I try not to see myself as disabled. I try to just keep going forward with where I left off when I had two legs. Every year, something on my list of goals gets checked off. There is a lot of negativity in the industry overall, but I think artists with disabilities are really starting to come out, make names for themselves, present their work, and say, “We are not ashamed of who we are.” So I think the industry is starting to move in the right direction. Some disabled artists are even starting to get national recognition.
With regards to press, what advice would you give to a reporter who is unfamiliar writing about dance artists with disabilities?
It happens all the time that I put my blood, sweat and tears into a show and work on it for months, and the one thing that comes through in the press is something like: We commend him for what he’s been through, and good for him. I don’t want anyone to feel sorry for me. I’m just trying to present my work. Sometimes the press will call me “differently abled.” The correct way to say it is to call it a disability. You never know what you’re going to get with the press, what’s going to capture readers’ attentions, or what’s going to headline. I have argued here and there with writers but, at the end of the day, sometimes I have to suck it up and say it is what it is.
I would love for members of the press to come watch my rehearsals and have an honest conversation with me about what it means to the community to represent individuals with disabilities in an appropriate manner. However, I don’t think most readers will judge me because of an article that’s not written well. If critics want to do justice to their own work, it would start with a simple conversation.
Do you believe there are adequate training opportunities for dancers with disabilities?
There are companies like AXIS Dance Company and some others in New York that I’ve worked with that are dedicated to educating dancers with disabilities. In the more commercial world, I haven’t seen those educational opportunities. I’ve reached out to a couple other amputees who are interested in learning tap dancing, but there’s no institutional training opportunities at the moment. It’s individuals coming together to educate each other, and then maybe a company gets behind it.
I was in college when I had my leg amputated. I was a musical theatre major, so I was able to focus on singing and acting after my surgeries. By the time I had lost my leg, my university was willing to work with me so that I had the right credits for my dance classes. As a freshman, I had taken four days of ballet, two days of jazz, and two days of tap, so I had fulfilled most of my dancing requirements. As I taught myself how to dance with a peg leg, I took double tap classes to make up the final credits. My amputation didn’t put much of a hold on my college academics, but it’s interesting to speculate if my experience would have been different if I’d had my amputation before college.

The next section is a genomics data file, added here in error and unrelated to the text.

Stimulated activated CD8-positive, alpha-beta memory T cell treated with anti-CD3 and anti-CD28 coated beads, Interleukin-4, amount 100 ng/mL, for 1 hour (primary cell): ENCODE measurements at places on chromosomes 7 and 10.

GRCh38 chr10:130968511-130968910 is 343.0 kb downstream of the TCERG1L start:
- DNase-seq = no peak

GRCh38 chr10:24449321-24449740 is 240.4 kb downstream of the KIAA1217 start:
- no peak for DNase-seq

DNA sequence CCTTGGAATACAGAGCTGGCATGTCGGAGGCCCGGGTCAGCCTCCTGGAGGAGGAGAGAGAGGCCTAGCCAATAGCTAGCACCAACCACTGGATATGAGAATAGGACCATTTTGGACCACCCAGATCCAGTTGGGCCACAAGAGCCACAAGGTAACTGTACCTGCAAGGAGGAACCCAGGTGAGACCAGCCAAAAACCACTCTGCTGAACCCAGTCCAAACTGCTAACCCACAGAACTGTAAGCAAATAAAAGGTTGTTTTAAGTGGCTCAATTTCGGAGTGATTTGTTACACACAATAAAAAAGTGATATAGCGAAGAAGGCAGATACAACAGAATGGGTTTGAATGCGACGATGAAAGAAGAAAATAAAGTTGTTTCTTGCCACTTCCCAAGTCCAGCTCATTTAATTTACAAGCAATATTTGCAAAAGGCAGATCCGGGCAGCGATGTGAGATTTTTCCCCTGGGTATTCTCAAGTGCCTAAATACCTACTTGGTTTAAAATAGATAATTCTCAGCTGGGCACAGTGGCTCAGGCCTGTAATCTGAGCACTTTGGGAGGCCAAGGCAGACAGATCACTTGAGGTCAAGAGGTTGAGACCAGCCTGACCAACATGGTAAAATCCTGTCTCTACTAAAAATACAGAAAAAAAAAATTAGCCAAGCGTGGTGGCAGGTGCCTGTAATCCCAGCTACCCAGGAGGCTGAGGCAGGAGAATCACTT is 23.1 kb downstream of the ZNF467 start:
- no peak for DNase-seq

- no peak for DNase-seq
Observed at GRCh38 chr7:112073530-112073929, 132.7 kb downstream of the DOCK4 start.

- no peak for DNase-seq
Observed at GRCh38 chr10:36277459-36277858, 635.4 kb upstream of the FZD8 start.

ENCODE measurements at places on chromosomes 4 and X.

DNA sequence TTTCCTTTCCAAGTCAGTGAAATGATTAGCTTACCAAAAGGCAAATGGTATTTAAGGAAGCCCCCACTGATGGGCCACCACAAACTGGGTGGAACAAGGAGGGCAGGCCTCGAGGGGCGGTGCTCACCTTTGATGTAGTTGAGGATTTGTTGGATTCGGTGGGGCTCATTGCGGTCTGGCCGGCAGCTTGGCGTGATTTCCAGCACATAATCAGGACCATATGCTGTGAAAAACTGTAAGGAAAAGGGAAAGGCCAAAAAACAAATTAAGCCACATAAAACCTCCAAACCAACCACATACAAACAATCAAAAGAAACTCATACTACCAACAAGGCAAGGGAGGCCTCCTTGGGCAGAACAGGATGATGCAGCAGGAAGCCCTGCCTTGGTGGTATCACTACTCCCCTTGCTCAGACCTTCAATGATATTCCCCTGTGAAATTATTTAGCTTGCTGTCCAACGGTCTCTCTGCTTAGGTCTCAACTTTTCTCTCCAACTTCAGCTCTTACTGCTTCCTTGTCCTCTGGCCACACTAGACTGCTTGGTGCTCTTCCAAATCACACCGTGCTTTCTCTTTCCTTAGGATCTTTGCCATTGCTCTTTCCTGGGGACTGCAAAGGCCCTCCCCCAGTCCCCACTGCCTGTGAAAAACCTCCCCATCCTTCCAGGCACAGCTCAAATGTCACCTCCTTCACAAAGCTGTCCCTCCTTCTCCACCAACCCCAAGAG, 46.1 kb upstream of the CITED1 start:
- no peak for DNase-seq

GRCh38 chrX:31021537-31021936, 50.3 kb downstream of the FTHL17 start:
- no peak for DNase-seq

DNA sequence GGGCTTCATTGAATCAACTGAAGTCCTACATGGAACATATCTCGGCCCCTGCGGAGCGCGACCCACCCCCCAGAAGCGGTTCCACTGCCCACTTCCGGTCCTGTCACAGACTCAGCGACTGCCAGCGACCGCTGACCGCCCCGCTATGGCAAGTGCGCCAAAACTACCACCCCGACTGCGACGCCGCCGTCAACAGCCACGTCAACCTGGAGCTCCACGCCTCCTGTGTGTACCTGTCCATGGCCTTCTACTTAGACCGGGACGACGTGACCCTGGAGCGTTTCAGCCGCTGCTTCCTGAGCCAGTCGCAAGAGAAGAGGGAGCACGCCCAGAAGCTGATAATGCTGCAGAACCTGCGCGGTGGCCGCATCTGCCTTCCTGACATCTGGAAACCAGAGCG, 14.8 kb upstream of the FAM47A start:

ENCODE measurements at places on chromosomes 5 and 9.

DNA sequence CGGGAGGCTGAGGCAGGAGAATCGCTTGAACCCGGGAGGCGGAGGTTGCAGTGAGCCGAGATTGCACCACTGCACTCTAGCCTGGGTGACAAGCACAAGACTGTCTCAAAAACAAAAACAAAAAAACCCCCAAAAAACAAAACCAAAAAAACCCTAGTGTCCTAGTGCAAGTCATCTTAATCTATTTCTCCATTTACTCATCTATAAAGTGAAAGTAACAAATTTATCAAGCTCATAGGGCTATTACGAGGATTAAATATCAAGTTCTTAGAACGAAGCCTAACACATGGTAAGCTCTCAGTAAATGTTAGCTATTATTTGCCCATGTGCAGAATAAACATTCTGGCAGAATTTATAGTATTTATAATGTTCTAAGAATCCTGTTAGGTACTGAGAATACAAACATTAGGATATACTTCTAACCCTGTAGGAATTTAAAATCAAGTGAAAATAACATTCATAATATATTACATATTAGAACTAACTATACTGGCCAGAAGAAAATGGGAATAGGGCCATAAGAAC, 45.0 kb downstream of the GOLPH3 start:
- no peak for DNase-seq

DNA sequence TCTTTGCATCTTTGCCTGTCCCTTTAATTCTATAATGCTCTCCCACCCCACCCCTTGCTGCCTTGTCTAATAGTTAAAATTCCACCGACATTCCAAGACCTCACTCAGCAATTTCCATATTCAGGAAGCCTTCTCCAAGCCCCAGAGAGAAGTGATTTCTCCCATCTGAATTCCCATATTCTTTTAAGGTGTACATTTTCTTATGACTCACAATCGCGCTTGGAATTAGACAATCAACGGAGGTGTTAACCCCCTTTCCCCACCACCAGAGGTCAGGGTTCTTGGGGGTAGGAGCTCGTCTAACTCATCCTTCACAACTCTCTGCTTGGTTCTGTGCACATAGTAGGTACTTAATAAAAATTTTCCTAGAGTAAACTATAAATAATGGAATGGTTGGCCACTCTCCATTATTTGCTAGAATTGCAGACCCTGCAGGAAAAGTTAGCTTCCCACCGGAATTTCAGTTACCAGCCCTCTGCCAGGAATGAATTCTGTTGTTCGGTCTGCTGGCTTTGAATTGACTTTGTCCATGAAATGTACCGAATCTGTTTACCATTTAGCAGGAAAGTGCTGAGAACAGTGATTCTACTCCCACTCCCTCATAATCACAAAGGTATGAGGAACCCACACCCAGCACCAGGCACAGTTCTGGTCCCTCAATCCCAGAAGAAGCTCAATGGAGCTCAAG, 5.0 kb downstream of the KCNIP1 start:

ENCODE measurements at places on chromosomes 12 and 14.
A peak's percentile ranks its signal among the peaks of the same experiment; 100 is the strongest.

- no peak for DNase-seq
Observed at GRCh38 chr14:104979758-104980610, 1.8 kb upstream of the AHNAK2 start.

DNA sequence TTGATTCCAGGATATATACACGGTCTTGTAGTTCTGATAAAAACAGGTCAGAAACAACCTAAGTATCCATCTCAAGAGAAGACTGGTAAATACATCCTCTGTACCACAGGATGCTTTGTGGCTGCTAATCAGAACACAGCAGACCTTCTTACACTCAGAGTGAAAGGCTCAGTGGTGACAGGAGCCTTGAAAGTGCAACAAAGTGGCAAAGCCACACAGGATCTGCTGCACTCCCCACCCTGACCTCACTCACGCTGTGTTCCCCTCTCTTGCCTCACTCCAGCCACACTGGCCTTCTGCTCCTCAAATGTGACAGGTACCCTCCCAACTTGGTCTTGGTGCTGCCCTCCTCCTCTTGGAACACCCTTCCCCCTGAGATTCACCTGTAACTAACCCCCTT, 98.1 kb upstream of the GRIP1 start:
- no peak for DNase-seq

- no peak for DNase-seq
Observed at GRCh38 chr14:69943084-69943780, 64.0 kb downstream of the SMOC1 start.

I taught myself how to dance with a peg leg by studying the footage of Peg Leg Bates. Knowing it could be done, I tried to recreate what he did and then make it my own. Tap dancers think of themselves as musicians, so I tried to think of it as creating new music with this extension of my body. I used the peg leg as the base drum, and I used my left foot as the snare and tom-tom drum. Through the sounds I was able to create, I came up with a new technique for myself.
Would you like to see disability in dance assimilated into the mainstream?
I think that dancers with disabilities should very much be integrated into the mainstream, as I have been trying to do for the past eight years. I have been a little successful with it. The best way to go about getting disability accepted in dance is to integrate it into the commercial world. It’s on its way, but it’s going to continue to be a struggle finding producers interested in working with dancers with disabilities and seeing us as commercially profitable.
What is your preferred term for the field?
I call myself a one-legged tap dancer or a one-legged song-and-dance man. I’m not crazy about “differently abled.” I prefer “dancer/actor/performer with a disability” or “dancer with one leg.”
In your perspective, is the field improving with time?
I believe it is. We’re seeing more commercial work featuring dancers with disabilities. It is still about having that discussion with casting directors and other producers who are willing to take a dive into this work. We don’t want to be a gimmick in any way. We are hard working performers and casting us can be profitable.
Evan Ruggiero, Photo by James Jin
Image description: Evan is dancing on a busy street in NYC with trees, buildings and pedestrians in the background. He leaps toward the camera, his arm and face outstretched front, his peg-leg outstretched behind him, and his other leg reaching to the ground.
Follow Evan on social media @Lord_Pegleg.